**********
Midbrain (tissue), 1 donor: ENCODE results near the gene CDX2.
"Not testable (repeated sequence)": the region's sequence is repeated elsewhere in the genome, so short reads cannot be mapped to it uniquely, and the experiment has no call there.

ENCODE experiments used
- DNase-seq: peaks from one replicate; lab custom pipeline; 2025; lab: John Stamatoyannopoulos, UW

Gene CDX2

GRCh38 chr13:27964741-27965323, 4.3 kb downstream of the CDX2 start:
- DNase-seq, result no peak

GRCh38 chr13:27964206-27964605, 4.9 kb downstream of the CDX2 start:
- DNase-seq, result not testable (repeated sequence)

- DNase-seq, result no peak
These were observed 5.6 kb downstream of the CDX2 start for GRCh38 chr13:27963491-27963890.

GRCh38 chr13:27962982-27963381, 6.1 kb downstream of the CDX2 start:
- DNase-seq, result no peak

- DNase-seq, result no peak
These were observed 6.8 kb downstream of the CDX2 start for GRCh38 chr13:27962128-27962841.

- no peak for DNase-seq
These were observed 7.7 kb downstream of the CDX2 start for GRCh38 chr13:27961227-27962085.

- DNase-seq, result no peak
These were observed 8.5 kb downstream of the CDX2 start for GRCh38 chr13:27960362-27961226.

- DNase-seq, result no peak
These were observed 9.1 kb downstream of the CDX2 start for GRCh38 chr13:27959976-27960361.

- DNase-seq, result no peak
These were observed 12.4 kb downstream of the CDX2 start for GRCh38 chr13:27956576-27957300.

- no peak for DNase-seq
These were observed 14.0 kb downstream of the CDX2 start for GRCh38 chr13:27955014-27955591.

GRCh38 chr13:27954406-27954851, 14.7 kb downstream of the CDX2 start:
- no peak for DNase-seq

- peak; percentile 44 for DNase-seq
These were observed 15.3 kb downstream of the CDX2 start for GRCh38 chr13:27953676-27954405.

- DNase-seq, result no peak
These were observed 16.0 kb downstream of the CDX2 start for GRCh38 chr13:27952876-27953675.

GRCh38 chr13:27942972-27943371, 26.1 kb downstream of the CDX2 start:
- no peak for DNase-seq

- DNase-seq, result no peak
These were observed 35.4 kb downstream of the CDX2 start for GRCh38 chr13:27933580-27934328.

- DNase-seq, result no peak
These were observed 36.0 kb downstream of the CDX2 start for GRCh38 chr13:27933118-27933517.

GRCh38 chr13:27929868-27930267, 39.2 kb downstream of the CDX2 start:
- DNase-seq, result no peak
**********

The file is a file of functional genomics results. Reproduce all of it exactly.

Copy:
Midbrain (tissue), 1 donor: ENCODE results near the gene CDX2.
"Not testable (repeated sequence)": the region's sequence is repeated elsewhere in the genome, so short reads cannot be mapped to it uniquely, and the experiment has no call there.

ENCODE experiments used
- DNase-seq: peaks from one replicate; lab custom pipeline; 2025; lab: John Stamatoyannopoulos, UW

Gene CDX2

GRCh38 chr13:27964741-27965323, 4.3 kb downstream of the CDX2 start:
- DNase-seq, result no peak

GRCh38 chr13:27964206-27964605, 4.9 kb downstream of the CDX2 start:
- DNase-seq, result not testable (repeated sequence)

- DNase-seq, result no peak
These were observed 5.6 kb downstream of the CDX2 start for GRCh38 chr13:27963491-27963890.

GRCh38 chr13:27962982-27963381, 6.1 kb downstream of the CDX2 start:
- DNase-seq, result no peak

- DNase-seq, result no peak
These were observed 6.8 kb downstream of the CDX2 start for GRCh38 chr13:27962128-27962841.

- no peak for DNase-seq
These were observed 7.7 kb downstream of the CDX2 start for GRCh38 chr13:27961227-27962085.

- DNase-seq, result no peak
These were observed 8.5 kb downstream of the CDX2 start for GRCh38 chr13:27960362-27961226.

- DNase-seq, result no peak
These were observed 9.1 kb downstream of the CDX2 start for GRCh38 chr13:27959976-27960361.

- DNase-seq, result no peak
These were observed 12.4 kb downstream of the CDX2 start for GRCh38 chr13:27956576-27957300.

- no peak for DNase-seq
These were observed 14.0 kb downstream of the CDX2 start for GRCh38 chr13:27955014-27955591.

GRCh38 chr13:27954406-27954851, 14.7 kb downstream of the CDX2 start:
- no peak for DNase-seq

- peak; percentile 44 for DNase-seq
These were observed 15.3 kb downstream of the CDX2 start for GRCh38 chr13:27953676-27954405.

- DNase-seq, result no peak
These were observed 16.0 kb downstream of the CDX2 start for GRCh38 chr13:27952876-27953675.

GRCh38 chr13:27942972-27943371, 26.1 kb downstream of the CDX2 start:
- no peak for DNase-seq

- DNase-seq, result no peak
These were observed 35.4 kb downstream of the CDX2 start for GRCh38 chr13:27933580-27934328.

- DNase-seq, result no peak
These were observed 36.0 kb downstream of the CDX2 start for GRCh38 chr13:27933118-27933517.

GRCh38 chr13:27929868-27930267, 39.2 kb downstream of the CDX2 start:
- DNase-seq, result no peak